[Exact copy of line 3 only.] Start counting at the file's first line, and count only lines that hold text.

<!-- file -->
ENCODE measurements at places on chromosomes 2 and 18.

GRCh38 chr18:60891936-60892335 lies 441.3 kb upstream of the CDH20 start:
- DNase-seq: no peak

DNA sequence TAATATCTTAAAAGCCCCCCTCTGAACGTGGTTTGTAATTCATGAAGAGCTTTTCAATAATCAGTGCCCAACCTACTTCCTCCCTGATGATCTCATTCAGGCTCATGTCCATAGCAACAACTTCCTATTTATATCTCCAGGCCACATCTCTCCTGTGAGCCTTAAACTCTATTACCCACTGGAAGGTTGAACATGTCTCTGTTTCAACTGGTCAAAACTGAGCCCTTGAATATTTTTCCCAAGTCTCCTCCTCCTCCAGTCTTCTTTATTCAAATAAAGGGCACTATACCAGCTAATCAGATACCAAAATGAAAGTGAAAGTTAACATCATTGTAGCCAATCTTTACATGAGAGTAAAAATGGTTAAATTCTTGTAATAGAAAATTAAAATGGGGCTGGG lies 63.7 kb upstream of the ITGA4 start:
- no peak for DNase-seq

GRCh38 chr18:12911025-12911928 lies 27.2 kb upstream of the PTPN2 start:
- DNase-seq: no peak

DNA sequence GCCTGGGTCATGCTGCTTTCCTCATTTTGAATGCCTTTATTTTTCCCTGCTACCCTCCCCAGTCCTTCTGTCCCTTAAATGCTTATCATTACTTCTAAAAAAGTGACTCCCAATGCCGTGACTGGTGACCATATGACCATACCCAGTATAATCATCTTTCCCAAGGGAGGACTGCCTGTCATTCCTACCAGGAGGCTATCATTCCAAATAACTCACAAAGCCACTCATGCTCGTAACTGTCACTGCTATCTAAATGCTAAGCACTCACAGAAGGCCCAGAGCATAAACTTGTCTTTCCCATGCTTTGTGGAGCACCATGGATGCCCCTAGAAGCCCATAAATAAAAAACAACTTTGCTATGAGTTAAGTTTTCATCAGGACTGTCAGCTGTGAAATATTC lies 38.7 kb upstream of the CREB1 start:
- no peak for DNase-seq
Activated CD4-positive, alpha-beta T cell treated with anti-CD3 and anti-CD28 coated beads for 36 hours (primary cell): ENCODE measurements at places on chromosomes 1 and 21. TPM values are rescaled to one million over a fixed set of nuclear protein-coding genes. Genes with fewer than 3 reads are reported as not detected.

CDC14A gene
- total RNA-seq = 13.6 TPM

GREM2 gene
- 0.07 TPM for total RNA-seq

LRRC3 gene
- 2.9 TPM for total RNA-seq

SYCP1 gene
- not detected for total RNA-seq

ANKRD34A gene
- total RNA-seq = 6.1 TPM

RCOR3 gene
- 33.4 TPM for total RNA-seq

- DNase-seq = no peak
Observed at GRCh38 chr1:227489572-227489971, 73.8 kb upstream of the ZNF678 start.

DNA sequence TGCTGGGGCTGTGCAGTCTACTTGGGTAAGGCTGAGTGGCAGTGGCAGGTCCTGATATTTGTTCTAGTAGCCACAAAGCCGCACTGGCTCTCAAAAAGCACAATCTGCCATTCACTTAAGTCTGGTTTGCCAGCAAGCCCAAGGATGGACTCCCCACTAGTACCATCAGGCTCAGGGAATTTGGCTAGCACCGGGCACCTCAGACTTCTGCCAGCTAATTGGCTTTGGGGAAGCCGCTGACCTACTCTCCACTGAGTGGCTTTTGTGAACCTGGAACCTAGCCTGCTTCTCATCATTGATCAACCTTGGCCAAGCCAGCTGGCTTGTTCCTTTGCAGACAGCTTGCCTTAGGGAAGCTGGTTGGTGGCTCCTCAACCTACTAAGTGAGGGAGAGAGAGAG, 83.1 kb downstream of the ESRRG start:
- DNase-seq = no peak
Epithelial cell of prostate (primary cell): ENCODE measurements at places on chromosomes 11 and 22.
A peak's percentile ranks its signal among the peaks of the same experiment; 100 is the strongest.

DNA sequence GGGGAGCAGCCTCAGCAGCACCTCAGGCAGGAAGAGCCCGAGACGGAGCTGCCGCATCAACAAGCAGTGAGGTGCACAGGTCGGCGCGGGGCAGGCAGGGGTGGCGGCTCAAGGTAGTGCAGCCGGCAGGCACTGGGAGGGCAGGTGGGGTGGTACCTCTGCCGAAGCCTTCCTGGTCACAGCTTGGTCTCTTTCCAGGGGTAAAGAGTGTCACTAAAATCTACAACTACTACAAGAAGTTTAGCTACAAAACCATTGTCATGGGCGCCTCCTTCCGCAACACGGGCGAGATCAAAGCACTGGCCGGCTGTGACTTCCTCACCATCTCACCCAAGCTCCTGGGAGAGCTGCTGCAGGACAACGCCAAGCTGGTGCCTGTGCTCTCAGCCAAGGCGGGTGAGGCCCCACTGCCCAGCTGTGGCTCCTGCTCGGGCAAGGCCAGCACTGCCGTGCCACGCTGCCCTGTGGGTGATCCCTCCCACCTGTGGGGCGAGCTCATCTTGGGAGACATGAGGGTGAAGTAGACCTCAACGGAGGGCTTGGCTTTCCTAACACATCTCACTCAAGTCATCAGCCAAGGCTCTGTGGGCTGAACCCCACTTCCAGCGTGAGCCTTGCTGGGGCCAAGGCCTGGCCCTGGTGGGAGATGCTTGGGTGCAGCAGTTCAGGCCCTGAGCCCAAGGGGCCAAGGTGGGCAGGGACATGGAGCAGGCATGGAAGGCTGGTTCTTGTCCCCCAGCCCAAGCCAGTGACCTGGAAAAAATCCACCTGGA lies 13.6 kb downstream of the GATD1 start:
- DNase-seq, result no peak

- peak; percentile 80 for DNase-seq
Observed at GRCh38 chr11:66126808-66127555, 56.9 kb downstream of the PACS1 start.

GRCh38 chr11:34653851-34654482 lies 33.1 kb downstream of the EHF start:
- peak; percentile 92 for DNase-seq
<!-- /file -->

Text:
- DNase-seq: no peak